Most Important Developments for 6/12

Many leaders are thinking broadly about how to meet the return-to-work challenge. Unlike other crises, such as 9/11 or the Great Recession in 2008, COVID’s crucible is the fight against an invisible and insidious enemy, a pathogen that promises to wax and wane for an indeterminate time. Furthermore, its unsettlingly long incubation period may render even the most rigorous workplace prevention efforts ineffective. All this makes all of us anxious. It can be immensely helpful to know that the anxious brain is reasonably well understood. We know, for example, that when anxious we are readily distracted by the wrong things, which means we can prepare for them and try to overcome our instincts. Surprisingly, it’s often counterintuitive strategies that are most effective. To beat anxiety, the scientific evidence tells us to pay attention to what we instinctively want to do and then actively consider the opposite. HBR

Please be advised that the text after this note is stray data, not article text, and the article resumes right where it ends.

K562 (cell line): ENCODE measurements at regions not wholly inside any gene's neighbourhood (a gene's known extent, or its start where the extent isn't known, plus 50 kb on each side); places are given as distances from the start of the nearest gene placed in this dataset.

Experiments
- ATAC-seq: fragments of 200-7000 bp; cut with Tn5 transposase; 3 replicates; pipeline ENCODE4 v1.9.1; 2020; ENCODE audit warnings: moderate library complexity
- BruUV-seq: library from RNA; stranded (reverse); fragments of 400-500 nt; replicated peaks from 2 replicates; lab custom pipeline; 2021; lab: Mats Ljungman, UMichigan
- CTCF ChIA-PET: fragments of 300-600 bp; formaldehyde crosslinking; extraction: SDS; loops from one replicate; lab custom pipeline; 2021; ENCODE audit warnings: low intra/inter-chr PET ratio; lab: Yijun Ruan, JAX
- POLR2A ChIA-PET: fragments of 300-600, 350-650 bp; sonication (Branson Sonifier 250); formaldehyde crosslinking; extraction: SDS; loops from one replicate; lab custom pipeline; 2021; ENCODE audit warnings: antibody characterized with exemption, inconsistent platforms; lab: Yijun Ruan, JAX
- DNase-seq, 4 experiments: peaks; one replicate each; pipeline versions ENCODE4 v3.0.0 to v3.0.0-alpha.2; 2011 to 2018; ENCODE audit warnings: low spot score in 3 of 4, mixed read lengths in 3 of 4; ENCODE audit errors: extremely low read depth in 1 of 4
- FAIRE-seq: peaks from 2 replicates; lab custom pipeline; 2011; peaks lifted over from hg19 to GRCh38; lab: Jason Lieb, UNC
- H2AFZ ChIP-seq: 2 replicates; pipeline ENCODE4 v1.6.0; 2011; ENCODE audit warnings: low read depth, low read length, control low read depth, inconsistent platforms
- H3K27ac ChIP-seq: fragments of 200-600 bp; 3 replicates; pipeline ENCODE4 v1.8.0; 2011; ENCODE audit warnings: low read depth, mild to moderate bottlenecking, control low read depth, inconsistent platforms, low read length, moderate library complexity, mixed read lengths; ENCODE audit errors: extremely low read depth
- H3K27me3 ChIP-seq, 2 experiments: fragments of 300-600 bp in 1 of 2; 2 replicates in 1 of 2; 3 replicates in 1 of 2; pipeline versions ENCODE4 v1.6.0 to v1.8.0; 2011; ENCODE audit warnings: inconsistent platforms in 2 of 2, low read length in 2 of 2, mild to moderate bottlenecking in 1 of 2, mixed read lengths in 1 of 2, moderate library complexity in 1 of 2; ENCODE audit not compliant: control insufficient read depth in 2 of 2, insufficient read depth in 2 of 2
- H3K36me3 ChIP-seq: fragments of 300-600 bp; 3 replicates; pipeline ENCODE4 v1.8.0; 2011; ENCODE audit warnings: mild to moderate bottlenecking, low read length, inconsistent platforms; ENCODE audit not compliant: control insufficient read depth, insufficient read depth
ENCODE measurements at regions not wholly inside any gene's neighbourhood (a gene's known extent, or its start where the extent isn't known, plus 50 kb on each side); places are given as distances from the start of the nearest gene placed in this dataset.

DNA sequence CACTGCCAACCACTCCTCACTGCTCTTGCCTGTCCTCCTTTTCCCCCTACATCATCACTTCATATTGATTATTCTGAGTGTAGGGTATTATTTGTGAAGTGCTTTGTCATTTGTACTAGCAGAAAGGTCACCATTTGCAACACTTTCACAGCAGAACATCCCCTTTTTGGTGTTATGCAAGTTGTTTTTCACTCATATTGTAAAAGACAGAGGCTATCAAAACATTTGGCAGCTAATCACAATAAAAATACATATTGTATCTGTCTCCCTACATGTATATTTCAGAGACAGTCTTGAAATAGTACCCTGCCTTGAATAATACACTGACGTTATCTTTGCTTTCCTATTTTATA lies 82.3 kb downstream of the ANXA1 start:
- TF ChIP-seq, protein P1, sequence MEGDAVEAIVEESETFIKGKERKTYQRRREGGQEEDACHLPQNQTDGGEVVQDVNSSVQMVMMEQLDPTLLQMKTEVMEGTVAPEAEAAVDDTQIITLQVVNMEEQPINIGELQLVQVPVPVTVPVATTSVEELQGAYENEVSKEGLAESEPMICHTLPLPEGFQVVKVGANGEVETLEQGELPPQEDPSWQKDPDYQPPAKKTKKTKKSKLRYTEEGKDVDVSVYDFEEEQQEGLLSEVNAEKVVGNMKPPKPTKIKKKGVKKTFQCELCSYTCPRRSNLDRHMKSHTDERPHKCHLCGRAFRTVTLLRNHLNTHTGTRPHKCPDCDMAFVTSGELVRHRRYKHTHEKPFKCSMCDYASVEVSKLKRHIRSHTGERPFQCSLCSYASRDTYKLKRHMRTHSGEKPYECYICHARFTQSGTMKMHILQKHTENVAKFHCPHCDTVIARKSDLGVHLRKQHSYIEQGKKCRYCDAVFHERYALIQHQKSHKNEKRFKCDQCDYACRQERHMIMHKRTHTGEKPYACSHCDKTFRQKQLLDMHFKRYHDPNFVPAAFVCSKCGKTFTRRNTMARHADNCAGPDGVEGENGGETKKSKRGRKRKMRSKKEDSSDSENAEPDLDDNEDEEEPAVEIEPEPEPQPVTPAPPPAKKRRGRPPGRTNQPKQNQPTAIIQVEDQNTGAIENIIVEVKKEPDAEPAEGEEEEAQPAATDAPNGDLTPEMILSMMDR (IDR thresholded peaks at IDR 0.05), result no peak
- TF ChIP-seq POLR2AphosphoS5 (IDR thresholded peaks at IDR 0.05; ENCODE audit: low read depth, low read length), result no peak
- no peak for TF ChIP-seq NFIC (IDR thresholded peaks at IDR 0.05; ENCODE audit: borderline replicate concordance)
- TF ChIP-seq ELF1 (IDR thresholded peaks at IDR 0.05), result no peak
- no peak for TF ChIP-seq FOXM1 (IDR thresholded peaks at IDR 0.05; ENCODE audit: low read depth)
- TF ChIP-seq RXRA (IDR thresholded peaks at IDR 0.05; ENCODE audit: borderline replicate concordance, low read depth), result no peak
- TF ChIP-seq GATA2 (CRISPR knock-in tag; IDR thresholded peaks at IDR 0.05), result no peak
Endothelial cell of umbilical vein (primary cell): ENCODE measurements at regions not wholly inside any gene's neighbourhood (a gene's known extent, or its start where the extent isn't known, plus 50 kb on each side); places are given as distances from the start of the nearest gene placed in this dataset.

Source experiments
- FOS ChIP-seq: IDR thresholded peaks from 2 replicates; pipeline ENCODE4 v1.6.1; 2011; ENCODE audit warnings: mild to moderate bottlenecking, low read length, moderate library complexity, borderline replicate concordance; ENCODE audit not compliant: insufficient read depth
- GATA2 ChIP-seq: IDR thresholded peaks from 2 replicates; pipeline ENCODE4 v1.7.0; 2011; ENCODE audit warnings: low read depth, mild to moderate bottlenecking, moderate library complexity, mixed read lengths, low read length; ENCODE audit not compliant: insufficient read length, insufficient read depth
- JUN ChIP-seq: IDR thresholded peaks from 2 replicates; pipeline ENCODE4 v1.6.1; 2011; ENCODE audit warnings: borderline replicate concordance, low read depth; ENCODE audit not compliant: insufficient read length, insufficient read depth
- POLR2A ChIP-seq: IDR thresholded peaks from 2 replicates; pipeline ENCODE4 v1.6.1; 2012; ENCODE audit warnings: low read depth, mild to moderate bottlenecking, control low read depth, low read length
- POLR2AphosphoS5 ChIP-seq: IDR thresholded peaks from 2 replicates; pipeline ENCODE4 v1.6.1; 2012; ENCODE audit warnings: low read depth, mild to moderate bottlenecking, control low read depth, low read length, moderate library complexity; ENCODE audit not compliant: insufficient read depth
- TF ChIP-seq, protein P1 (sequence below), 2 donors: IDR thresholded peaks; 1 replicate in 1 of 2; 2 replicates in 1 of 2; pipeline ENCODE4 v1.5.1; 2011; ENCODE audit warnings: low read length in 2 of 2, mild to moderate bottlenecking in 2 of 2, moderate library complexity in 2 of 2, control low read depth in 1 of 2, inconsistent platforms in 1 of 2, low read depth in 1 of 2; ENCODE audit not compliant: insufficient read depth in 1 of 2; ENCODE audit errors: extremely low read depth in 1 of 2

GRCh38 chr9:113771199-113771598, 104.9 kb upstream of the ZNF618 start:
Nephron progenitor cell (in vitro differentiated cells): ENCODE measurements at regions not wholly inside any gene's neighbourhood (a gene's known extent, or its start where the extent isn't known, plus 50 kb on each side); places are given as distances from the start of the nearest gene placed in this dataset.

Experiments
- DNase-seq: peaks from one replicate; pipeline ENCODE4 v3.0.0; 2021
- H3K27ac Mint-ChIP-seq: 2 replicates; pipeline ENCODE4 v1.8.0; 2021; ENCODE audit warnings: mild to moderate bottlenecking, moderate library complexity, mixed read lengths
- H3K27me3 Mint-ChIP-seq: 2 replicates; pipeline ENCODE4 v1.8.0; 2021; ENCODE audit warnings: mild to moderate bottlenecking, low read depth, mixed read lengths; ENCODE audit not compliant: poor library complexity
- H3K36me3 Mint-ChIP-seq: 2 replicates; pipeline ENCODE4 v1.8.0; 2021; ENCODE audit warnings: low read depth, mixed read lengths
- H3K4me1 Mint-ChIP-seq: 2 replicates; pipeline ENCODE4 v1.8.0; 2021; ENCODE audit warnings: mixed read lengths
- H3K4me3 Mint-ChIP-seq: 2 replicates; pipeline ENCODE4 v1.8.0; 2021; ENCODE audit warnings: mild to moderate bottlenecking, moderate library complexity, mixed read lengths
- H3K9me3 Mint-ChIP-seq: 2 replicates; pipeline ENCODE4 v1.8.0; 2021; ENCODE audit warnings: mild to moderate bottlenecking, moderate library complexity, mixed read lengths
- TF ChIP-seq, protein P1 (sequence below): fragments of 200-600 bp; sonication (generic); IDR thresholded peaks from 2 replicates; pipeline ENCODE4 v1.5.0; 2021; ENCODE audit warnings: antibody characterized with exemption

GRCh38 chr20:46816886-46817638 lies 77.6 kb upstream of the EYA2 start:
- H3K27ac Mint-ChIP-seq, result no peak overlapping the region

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White female founders spent the weekend apologizing for their behavior — some of it racist — as the social movements that have taken over American streets extended to Instagram. The highest-profile reckoning came at Reformation, the popular women’s clothing brand known for its commitment to environmental sustainability. A former general manager, Elle Santiago, posted about being “overlooked and undervalued as a woman of color,” quickly prompting others to share more specific allegations about the behavior of Reformation’s founder, Yael Aflalo. Aflalo responded with an Instagram post that she had “failed” in “treating people equally … especially the black community.” The common thread among these upheavals — reminiscent in their speed and quantity of the early days of the #MeToo movement — is not just the allegations of racism but outrage over a sense of hypocrisy felt by former employees. When those same brands started posting more directly in support of the Black Lives Matter movement over the past two weeks, their engagement with the cause led many who had had experiences that didn’t align with that stated commitment to come forward. Fortune